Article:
Hot answers tagged

17

In a superconductor, the current can keep flowing "forever" since there is no resistance. But since conductors have inductance (in fact, superconductors are used most often to create magnets like for an MRI scanner), applying a voltage would not (immediately) cause an infinite current to flow. It is instructive to see how an MRI magnet is "ramped" (turned ...


17

Capacitors and inductors are images of one another under the self-inverse mapping that transforms a linear electrical network to its dual network. The network duality transformation maps the network's graph to its topological dual graph,then all the impedances (either as lone-frequency complex scalars or as Laplace transfer functions) in the dual graph ...


13

Another term is thermal resistance, This is incorrect. Thermal resistance is something that prevents heat flow. It is an entirely separate concept from electrical resistance. How is contact resistance explained? To obtain very low resistance in a material like most metals, the electrons must be delocalized from the individual atoms, and free flow ...


10

Short answer - yes, everything in the circuit can contribute. But usually, an ohmmeter is zeroed with the probes in place - in other words, whatever resistance the probes represent is taken out by the meter. There are two other factors that play a role, especially when you try to measure small resistance. The first of these is contact resistance: it is ...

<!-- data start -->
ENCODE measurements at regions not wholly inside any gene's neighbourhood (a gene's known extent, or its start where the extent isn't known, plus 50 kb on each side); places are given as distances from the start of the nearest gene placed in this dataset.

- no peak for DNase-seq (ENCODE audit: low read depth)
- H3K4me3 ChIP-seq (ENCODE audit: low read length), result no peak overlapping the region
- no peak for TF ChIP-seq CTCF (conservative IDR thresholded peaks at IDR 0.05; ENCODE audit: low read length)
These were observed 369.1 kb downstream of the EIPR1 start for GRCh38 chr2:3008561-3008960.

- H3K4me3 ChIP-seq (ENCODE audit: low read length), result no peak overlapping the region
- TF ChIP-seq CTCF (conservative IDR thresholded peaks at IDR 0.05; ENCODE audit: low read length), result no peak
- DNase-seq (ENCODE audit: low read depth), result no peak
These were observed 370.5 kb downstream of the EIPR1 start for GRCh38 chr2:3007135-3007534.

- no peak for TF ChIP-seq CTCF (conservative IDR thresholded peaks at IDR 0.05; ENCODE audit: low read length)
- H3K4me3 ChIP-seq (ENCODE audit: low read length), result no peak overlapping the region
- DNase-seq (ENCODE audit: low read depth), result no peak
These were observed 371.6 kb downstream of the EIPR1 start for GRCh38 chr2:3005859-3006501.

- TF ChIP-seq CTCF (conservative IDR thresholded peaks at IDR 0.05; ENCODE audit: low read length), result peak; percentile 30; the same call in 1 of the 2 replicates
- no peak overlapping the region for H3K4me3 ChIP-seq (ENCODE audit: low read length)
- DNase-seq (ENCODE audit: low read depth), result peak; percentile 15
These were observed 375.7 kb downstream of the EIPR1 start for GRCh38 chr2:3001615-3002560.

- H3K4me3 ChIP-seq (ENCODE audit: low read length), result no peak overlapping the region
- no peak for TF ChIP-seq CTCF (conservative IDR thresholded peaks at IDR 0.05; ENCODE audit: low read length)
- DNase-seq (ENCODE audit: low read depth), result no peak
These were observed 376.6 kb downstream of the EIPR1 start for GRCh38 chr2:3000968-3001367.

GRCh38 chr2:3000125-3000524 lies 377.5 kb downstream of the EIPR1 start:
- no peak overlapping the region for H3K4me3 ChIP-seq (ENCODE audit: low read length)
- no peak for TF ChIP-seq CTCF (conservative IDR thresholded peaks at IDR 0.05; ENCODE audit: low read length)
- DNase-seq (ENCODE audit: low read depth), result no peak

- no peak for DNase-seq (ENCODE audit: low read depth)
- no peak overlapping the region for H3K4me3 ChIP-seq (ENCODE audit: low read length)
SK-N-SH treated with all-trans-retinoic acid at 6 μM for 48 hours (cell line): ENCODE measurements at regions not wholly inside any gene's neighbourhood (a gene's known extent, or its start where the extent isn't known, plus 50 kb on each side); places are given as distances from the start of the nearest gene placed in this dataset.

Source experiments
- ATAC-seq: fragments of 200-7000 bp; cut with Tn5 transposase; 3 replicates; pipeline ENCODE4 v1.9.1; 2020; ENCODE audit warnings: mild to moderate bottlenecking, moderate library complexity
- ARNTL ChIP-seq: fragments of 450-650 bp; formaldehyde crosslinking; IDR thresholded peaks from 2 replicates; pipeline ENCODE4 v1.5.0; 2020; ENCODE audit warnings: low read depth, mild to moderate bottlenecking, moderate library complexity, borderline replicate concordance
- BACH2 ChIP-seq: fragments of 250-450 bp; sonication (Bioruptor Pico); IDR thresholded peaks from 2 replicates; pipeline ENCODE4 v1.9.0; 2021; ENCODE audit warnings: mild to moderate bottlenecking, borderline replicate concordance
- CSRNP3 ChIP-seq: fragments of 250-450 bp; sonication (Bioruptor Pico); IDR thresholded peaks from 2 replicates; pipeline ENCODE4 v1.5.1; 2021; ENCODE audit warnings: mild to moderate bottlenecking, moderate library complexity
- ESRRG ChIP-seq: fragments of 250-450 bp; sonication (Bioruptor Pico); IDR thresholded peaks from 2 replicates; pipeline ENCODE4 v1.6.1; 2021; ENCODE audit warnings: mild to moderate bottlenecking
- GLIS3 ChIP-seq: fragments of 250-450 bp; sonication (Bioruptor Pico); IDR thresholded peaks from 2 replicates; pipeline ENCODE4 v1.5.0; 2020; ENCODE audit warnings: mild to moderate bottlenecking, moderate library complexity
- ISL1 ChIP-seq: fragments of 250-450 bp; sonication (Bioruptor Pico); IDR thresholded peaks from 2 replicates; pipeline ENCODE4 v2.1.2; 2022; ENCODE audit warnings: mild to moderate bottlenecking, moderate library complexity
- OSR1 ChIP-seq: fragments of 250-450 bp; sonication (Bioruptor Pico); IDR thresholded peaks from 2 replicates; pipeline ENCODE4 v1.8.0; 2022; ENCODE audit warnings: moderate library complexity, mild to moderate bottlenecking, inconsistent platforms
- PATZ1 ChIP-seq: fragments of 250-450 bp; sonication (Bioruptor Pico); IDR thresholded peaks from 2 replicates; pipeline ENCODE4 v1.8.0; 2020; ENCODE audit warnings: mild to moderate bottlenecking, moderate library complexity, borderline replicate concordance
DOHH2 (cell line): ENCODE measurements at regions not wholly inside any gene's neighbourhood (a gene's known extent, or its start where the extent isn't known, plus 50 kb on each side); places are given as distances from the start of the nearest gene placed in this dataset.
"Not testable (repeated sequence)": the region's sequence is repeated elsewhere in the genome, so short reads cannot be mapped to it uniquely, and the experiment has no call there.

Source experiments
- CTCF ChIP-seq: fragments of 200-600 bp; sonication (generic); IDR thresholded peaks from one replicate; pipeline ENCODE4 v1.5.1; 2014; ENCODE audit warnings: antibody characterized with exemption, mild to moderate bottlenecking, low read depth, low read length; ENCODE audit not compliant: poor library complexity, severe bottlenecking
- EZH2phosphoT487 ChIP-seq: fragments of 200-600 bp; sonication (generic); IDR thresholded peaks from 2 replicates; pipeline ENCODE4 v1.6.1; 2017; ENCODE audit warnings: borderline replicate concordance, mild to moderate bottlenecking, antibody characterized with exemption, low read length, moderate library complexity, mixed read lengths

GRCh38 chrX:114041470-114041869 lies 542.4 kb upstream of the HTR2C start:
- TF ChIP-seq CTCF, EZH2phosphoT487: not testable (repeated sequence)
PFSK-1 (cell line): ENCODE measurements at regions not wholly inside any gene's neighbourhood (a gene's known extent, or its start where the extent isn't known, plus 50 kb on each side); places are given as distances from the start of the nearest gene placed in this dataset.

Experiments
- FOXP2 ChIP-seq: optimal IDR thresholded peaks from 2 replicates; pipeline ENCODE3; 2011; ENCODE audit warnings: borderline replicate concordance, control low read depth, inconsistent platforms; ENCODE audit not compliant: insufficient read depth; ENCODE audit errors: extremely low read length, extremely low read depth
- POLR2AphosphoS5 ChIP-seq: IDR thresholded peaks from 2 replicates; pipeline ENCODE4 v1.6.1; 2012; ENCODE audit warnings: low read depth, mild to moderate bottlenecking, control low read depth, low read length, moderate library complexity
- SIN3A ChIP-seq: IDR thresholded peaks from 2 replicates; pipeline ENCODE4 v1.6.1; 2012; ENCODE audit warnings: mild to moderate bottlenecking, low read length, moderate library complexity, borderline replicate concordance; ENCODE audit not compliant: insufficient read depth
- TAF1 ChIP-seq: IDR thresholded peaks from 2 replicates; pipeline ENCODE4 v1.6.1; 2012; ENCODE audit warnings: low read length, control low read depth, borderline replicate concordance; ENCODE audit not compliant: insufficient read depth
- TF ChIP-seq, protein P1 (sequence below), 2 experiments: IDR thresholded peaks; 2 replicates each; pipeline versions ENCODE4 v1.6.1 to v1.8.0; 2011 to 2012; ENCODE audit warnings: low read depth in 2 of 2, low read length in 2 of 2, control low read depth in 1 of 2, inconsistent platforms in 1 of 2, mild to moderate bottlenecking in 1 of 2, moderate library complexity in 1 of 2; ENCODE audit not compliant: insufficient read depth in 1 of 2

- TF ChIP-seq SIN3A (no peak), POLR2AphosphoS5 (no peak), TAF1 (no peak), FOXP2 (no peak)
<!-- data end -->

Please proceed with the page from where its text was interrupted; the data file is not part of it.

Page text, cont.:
8

If you have an excess of electron in your body, your hair might stand on end and you might feel a bit negative (I couldn't help that pun), and you should probably avoid touching people or metal object if you don't want a static shock, but other than that, it's mostly harmless. The real danger comes from flowing electrons. Because the body basically runs on ...


7

There IS a potential, and all three bulbs will be on. First, you need a reference point to measure voltages. Let's take the wire right of the right battery, and define its potential as 0V. If both batteries generate a voltage of 5V, the wire between the batteries will have a potential of 5V, and the wire left of the batteries will have 10V: So, bulb 1 ...


7

A battery connected to a capacitor is an RC circuit in the limit $R \to 0$ (i.e., there is no resistor and the resistance of the wire is negligible). One might think that the energy loss is zero in this limit, but this is not the case. For an RC circuit with a battery and an initially (i.e., at $t=0$) uncharged capacitor, we have \begin{equation} Q(t) = CV ...


6

Electrons move because they are in a region of space with a non-zero electric field. They don't accelerate to high speed in a wire because they keep bumping into things; a kind of friction which dissipates energy much like the friction you are used to that explains why resistors get hot. In effect their speed depends on the strength of the local electric ...


6

It's a sad fact that pickle/nail interface technology is an intellectual backwater, and has had little support from the military/industrial complex, which means that quality control for pickle illumination systems is generally minimal to none. Thus, it will be quite common that one end's resistance will be significantly higher than the other end's. Call the ...


6